When people think about genius, the word is usually associated with some natural excess of talent or ability. But research and data strongly suggest that genius is more a product of effort than luck. Angela Duckworth, a professor of psychology at the University of Pennsylvania and author of the book Grit, which examines the power and development of perseverance, spoke about the subject at the Qualtrics Insight Summit, held in early March at The Grand America Hotel. She said while talent is still an important factor of success, a far greater one is the passion and work ethic a person brings to whatever craft they're engaged in.
"Grit is sustained passion and perseverance for especially long-term goals," she said. "There is something about people having different gifts. But without effort, without working at something, you'll never develop skill. Skill is talent multiplied by effort."
For her research, Duckworth has looked at high achievers in a number of different fields, including professional athletes, academics, West Point students, spelling bee champions and even middle-schoolers. What she found was that one of the key differences between those who succeeded and those who fell short was not just that the person put in hard work, but that the effort was targeted and the practice was deliberate, citing a fallacy in the idea that working for 10,000 hours on a skill will make a person an expert.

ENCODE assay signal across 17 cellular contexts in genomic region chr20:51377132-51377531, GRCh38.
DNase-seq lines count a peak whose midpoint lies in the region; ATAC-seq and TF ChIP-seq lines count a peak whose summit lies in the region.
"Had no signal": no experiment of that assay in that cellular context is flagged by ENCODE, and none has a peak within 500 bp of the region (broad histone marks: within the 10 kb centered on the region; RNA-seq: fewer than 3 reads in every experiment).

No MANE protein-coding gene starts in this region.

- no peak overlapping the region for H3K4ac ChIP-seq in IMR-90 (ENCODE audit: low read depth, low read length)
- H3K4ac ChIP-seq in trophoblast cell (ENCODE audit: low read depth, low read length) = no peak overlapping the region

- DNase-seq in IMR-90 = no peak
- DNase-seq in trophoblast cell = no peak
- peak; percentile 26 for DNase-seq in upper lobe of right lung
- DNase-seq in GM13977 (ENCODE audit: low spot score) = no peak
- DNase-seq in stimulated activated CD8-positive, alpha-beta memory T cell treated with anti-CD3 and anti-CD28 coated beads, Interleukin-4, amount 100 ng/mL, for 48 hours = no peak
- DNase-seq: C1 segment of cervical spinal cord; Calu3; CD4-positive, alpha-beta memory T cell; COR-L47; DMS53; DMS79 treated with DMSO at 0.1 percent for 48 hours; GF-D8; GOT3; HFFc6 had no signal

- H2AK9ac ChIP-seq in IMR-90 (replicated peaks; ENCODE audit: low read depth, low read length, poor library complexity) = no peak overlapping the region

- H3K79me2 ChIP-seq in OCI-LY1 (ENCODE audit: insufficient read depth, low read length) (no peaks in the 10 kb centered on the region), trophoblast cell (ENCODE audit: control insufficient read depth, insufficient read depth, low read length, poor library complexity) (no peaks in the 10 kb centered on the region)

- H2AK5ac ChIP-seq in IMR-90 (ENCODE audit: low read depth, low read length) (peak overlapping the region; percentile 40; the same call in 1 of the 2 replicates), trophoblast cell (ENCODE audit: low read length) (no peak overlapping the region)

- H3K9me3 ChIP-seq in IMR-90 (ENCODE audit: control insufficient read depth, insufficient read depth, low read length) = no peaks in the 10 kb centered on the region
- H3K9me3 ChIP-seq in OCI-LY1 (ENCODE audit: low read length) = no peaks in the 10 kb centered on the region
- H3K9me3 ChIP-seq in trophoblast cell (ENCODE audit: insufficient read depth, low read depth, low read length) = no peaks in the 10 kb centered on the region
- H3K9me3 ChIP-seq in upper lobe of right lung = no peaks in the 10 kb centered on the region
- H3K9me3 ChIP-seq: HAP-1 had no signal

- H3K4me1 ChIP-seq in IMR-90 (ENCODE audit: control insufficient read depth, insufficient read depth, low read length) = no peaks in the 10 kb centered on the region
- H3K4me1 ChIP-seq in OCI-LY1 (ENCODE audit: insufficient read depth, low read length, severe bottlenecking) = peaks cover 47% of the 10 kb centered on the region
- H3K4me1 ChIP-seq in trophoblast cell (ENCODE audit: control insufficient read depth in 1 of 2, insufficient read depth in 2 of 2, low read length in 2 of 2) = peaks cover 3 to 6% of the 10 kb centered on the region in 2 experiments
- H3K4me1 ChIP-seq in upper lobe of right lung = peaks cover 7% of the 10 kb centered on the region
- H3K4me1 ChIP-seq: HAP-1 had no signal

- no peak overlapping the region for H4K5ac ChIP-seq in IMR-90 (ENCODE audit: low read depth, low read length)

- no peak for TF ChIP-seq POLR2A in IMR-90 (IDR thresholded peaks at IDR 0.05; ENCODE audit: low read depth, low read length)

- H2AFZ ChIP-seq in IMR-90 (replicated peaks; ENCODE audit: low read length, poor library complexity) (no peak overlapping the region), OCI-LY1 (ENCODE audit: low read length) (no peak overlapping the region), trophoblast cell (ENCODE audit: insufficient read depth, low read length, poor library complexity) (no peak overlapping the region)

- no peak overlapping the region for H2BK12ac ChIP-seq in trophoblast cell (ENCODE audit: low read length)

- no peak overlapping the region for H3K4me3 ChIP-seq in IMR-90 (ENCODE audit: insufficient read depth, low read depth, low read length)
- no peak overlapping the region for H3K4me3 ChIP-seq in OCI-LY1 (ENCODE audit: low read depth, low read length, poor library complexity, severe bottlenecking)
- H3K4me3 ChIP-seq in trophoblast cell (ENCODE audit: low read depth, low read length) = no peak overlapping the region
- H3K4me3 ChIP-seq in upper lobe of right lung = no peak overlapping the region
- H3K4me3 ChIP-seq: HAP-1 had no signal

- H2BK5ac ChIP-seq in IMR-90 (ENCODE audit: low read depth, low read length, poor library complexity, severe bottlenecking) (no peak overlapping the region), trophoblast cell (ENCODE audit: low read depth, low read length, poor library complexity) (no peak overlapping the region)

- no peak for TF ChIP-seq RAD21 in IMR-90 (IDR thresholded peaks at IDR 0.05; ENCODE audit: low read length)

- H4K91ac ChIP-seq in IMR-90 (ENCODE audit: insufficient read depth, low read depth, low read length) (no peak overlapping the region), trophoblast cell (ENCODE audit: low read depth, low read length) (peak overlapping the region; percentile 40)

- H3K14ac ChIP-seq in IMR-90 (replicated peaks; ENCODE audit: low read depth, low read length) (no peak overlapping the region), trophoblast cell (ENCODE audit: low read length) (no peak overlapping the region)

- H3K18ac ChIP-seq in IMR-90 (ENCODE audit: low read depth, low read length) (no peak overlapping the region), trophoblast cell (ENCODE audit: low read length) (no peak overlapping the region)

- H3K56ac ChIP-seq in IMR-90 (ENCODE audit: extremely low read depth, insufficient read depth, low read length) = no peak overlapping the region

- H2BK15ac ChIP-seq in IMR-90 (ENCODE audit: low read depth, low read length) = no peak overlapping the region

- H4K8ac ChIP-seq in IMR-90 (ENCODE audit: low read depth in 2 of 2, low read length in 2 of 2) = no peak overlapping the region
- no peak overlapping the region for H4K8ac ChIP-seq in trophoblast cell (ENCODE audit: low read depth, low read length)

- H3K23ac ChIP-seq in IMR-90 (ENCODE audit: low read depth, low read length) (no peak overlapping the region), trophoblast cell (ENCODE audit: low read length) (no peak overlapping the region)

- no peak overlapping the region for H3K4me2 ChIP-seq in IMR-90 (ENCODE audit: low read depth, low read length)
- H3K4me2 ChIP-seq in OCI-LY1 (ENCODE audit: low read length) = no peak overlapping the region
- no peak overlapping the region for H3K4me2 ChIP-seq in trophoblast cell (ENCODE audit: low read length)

"It's misleading to think that 10,000 hours is the secret to success. You'll meet countless people who have put in 10,000 hours and are mediocre. What makes a difference is not so much the quantity of effort as the quality of effort," Duckworth said. Deliberate practice, Duckworth said, means setting a specific goal of a way for a person to stretch themselves in one way--for example, a world-class swimmer might set a specific goal to shave a few seconds off of a set length. The person must also be focused on what they're doing, she said, and fully dedicated to improving themselves during that time of practice. And when they have made an effort, successful people get feedback on how they did--and then seek to improve based on what that feedback showed.
"Human beings like every other living organism only learn from feedback--ideally immediate feedback. What happens when you do something with your whole heart and it didn't do what you wanted to? Well, that depends on if you do the fourth goal. World-class experts truly listen [to feedback] and refine...